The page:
Catch the hiring bubble before it pops
The holidays are now over. You’ve eaten the special foods, gained a few pounds and had some fun. Now is the time to get serious about your executive job search.
The “hiring bubble” usually lasts from about the 15th of January until the 15th of April. In 2010, I see it as being quite a bit shorter, perhaps only a month or six weeks. If you wasted December on the holidays, you have some rapid catching up to do. Remember the things you said you’d do “after the first.” Well, get cracking.
1). No mistakes on your résumé. Résumés, at the executive level, are not terribly important. But at some point you’re going to need one. One typographical error can cost you a job. Have three or four good proofreaders go through your résumé with a fine-toothed comb and point out typos, incorrect dates and so on. Most employers see a mistake on the résumé as a sign of carelessness in one’s work….not exactly the impression you want to convey.
2). Prepare a good bio. A brief bio is now much more common than a résumé. Unfortunately, most people try to make their bios a “mini-résumé,” which is not a bio. A bio should hit the high points without a great deal of detail as to when, where or how. A bio that is more than two or three (fairly short) paragraphs long is too long.
3). Get yourself networked, however you can. Call everyone you know and begin to set up coffees. If you don’t have a good network, now is not the time to start building one. Buy one that is ready made. Executive Transition Coaches often have good networks that they share with their clients. There are numerous organizations that have ready-made networks available. Don’t be “cheap” on this. If you want to find an executive job, buy the best network you are able. Expect to spend some real money. It will save you, however, tens of thousands of dollars in lost work time.
4). Get some new clothes and other things for interviewing. There are lots of post-holiday sales going on right now. This is the perfect time to look at your interviewing wardrobe and make it work.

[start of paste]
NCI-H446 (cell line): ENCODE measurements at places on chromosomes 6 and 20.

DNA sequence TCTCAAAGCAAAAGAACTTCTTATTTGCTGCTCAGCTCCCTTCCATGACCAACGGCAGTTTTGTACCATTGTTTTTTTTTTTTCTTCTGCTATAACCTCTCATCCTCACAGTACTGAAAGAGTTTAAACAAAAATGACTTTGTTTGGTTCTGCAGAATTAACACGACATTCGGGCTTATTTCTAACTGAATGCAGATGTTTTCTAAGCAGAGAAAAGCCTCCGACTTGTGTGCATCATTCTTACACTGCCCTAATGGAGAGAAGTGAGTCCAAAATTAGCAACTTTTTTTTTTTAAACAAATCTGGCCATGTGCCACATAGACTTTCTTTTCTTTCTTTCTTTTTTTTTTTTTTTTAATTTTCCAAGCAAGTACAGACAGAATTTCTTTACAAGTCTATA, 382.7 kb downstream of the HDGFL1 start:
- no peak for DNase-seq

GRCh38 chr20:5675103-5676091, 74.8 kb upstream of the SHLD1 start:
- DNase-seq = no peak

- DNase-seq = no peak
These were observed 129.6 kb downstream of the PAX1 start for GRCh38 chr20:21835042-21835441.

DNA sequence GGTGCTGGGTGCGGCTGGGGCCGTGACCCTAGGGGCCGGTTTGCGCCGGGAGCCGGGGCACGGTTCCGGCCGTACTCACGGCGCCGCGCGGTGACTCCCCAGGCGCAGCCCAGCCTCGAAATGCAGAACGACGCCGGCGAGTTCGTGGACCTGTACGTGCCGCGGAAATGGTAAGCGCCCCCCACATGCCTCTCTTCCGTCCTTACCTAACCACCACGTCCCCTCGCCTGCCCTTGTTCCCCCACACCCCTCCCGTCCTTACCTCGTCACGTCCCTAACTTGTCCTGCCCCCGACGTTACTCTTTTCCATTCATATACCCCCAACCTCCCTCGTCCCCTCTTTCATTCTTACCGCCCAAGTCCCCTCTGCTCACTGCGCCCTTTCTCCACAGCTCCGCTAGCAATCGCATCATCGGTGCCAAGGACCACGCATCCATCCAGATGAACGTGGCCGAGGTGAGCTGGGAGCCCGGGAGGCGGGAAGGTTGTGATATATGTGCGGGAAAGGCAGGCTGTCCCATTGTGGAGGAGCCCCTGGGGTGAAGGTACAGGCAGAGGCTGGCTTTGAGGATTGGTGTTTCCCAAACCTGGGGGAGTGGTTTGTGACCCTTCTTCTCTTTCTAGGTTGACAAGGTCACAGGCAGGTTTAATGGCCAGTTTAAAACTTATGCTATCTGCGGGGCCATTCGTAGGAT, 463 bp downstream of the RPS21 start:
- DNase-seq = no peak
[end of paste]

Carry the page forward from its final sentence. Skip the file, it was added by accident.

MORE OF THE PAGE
5). Prepare your stories. Know your best accomplishments, and prepare a way to tell employers about them in under two minutes each. You must show how you are different from the other 50 candidates they just interviewed. Make your accomplishments clear and easy to grasp.
6). Do your research. Get out there and find out which companies may be hiring, but don’t stop there. Most of my clients wind up employed at a company where there are no openings.
7). Don’t “shotgun” what you want. Those who have a concise and clear explanation of what they’re looking for get lots of help. Those who are trying to cover everything that is “out there” just to get a job don’t get much help. Choose the one thing that you mostly are known for, and prepare to let others know about that, not everything you’ve ever done.
8). Prepare to talk about numbers of all kinds. Many employers want everything “quantified.” In other words, they want you to say how much, how high, to what extent, etc. It is much more effective to say that your idea saved the company $2.3M than to say that you saved the company “millions.” Be specific. If you don’t know for a fact, make a good general guess. If you can’t quantify it, then it is hooey, so far as most employers are concerned.
9). Understand that your skills are not going to get you a job. Many people probably have equivalent, or even better, skills. Be prepared to show the potential employer personal qualities that set you apart, and make you the better candidate.
10). Make each interview count. You only get one chance. Get help if you need it to keep from blowing it. There aren’t lots of interviews available now.
Get moving now on these important items. Time moves rapidly. Make each day count towards your goals in 2010.